FCA permanently bans marketing of mini bonds
UK’s financial regulator is to ban the marketing of high-risk “mini bonds” to retail investors permanently, after nearly 12,000 pensioners and small savers lost £236 million in the collapse of London Capital and Finance.
On 16 June, the Financial Conduct Authority (FCA) said it would fully implement the temporary prohibition it introduced in January — and extend it to other speculative investments that are hard to trade.
Mini bonds are loans to small businesses that became popular with private investors as they often promised high rates of interest to compensate for the risk involved. However, while these returns attracted thousands of savers in a low interest-rate environment, the bonds themselves were not regulated by the FCA — only their marketing, or the provision of advice on them.
As a result, the collapse of LCF in January 2019 left most of the 11,600 people who bought its mini bonds without advice unable to claim compensation. They must wait to see whether a report into the FCA’s role prompts the government to act or justifies legal claims.
Announcing the permanent marketing ban, Sheldon Mills, interim executive director of strategy and competition at the FCA, says: “We know that investing in these types of products can lead to unexpected and significant losses for investors…by making the ban permanent we aim to prevent people investing in complex, high-risk products which are often designed to be hard to understand.”
Under the ban, retail investors may not be offered unlisted bonds that are used to fund a third-party business, to buy or acquire other investments, or to buy or fund the construction of property. Unlike listed bonds, these types of investment are not traded on an exchange, making it difficult or impossible for investors to sell up.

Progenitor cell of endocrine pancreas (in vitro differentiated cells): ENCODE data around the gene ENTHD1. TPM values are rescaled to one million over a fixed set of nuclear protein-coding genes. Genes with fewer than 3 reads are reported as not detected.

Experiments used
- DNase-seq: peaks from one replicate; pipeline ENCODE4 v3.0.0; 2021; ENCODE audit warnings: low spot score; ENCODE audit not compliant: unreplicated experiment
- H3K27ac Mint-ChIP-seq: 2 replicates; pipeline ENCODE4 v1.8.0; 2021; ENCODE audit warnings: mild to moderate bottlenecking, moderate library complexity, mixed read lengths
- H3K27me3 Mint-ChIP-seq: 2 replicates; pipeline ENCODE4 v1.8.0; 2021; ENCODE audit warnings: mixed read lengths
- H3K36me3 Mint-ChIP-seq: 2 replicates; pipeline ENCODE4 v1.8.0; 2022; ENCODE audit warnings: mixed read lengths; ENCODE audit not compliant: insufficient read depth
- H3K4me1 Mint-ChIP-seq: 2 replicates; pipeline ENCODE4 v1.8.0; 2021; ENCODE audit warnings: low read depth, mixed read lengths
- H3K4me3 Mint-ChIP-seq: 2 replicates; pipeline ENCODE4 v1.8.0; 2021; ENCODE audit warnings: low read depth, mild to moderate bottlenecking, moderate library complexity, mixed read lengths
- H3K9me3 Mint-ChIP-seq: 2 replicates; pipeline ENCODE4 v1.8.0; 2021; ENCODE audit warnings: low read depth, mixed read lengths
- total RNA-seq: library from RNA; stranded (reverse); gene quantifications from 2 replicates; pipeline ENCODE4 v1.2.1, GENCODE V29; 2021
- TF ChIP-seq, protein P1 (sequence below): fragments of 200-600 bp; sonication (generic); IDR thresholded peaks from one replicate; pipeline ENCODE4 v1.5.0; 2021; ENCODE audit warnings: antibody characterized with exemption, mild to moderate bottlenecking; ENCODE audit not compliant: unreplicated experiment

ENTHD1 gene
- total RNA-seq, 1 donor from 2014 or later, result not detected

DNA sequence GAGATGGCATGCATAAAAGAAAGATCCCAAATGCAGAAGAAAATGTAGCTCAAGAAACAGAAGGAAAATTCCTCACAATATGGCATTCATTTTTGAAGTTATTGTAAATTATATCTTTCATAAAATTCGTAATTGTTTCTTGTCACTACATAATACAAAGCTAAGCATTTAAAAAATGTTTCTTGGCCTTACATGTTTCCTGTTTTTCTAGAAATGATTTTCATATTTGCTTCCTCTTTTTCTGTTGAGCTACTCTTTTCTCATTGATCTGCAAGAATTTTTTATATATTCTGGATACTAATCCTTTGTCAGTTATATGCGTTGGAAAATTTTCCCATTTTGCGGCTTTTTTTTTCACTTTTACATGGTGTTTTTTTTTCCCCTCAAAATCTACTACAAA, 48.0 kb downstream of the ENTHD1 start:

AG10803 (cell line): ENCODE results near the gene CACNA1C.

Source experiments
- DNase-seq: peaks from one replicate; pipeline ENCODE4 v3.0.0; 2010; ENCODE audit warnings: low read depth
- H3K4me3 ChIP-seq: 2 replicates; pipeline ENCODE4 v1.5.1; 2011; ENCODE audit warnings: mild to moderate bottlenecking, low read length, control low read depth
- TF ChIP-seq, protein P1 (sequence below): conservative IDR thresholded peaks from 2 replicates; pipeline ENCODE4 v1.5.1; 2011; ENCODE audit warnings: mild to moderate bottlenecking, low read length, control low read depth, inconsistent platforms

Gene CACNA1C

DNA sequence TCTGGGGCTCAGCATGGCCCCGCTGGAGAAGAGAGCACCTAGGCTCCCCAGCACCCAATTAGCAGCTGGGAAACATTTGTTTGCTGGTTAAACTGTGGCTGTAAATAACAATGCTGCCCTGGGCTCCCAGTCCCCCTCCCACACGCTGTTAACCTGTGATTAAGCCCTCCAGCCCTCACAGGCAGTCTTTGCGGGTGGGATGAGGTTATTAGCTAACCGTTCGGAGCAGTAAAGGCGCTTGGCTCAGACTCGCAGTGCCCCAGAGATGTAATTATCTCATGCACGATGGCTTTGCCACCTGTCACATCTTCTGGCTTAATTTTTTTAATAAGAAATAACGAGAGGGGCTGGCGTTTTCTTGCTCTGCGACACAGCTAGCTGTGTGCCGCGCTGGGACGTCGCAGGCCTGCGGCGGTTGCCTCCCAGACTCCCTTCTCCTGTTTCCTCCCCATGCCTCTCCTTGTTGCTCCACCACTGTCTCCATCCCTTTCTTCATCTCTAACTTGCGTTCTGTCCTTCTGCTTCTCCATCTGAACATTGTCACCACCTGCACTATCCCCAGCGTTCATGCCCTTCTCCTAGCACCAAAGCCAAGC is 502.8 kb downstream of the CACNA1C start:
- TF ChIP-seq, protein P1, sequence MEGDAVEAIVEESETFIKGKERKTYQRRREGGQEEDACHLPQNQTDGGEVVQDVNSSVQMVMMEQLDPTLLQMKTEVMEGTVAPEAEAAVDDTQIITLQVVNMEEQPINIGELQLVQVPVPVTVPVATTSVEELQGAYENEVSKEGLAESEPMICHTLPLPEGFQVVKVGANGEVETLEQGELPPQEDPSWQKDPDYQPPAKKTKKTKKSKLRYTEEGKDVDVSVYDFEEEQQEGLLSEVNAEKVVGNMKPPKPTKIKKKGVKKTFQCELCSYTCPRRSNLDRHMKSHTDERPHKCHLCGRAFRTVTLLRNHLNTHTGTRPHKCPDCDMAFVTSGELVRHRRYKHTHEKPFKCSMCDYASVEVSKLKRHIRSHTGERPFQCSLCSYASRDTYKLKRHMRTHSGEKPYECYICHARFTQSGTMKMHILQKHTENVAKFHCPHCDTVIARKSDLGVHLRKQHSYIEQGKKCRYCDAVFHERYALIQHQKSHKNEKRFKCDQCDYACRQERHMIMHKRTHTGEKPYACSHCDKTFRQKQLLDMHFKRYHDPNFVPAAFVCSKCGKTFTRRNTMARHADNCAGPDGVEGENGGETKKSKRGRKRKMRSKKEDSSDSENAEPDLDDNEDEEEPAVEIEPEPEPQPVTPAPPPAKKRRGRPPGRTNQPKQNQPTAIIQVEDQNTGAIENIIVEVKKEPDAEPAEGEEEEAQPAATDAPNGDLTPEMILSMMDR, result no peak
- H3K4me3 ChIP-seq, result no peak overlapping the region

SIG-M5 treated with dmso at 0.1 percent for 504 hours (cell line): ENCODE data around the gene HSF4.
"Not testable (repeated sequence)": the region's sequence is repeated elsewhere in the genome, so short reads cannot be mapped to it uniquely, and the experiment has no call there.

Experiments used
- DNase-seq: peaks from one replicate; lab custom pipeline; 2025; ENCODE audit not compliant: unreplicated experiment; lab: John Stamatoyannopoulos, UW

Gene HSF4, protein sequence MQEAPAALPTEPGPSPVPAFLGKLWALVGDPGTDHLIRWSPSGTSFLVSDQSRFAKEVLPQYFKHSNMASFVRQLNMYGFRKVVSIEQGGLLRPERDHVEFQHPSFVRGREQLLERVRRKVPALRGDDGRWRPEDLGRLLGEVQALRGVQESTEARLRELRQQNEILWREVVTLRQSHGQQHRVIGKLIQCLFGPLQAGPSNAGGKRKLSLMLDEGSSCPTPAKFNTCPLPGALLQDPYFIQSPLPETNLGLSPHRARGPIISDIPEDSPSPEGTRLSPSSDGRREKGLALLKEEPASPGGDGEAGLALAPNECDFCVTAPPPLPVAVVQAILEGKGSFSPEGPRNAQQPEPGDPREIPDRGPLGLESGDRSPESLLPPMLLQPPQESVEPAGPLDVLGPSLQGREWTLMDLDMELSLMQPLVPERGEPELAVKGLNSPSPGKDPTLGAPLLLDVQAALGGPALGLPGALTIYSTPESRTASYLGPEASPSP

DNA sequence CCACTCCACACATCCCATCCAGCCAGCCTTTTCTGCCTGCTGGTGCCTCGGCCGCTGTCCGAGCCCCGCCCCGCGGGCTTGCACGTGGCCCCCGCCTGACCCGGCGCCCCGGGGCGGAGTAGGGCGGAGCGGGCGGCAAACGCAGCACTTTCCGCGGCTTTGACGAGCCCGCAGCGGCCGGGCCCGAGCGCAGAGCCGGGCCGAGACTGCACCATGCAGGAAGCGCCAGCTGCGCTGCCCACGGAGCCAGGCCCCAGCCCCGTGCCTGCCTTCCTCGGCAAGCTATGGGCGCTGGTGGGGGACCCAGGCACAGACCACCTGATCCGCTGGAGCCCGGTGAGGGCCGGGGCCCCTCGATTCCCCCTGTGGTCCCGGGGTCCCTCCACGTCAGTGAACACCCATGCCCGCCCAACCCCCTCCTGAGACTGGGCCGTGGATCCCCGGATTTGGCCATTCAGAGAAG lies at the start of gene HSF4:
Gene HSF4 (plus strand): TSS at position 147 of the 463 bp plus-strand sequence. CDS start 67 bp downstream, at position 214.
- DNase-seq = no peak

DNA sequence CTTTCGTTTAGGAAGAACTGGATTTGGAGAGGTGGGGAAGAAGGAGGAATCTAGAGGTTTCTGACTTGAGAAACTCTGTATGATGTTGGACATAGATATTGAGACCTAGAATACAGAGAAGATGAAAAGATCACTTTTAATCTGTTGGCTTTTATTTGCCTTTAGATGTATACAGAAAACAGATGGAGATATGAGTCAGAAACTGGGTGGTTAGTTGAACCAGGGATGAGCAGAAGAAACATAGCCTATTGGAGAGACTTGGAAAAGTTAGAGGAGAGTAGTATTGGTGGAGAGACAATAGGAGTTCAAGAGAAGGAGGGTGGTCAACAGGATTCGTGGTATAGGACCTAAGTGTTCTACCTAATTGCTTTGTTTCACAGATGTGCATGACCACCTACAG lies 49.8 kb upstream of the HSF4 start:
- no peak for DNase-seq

Britain’s largest retail investment platform, Hargreaves Lansdown, welcomed the regulator’s move — noting that thousands more small savers had been attracted to mini bonds from a range of issuers.
“People are desperately hunting for something with a better return than cash, but they were so keen to steer clear of risk that over 60,000 ran straight into a mini bond mantrap,” says Sarah Coles, an analyst at the firm.
“It was vital for the FCA to step in to protect us from ourselves. These specific kinds of mini bonds are constructed in a way that makes them particularly toxic: they’re fiendishly complicated, so investors struggle to understand the risks involved.”
A study by the FCA and Warwick Business School, published alongside news of the marketing ban, found consumers may have wrongly perceived mini bonds to be lower risk than tradeable shares in an individual savings account. It also said a new risk warning would improve investors’ understanding of the chance of losing money.
Mini bonds — and some high risk listed bonds — may be promoted only to investors that are classified as “sophisticated or high net worth”, the regulator says.
“The new rules will also apply to certain types of listed bonds on the basis that they have the same speculative features,” says Sam Robinson, a financial services partner with law firm CMS.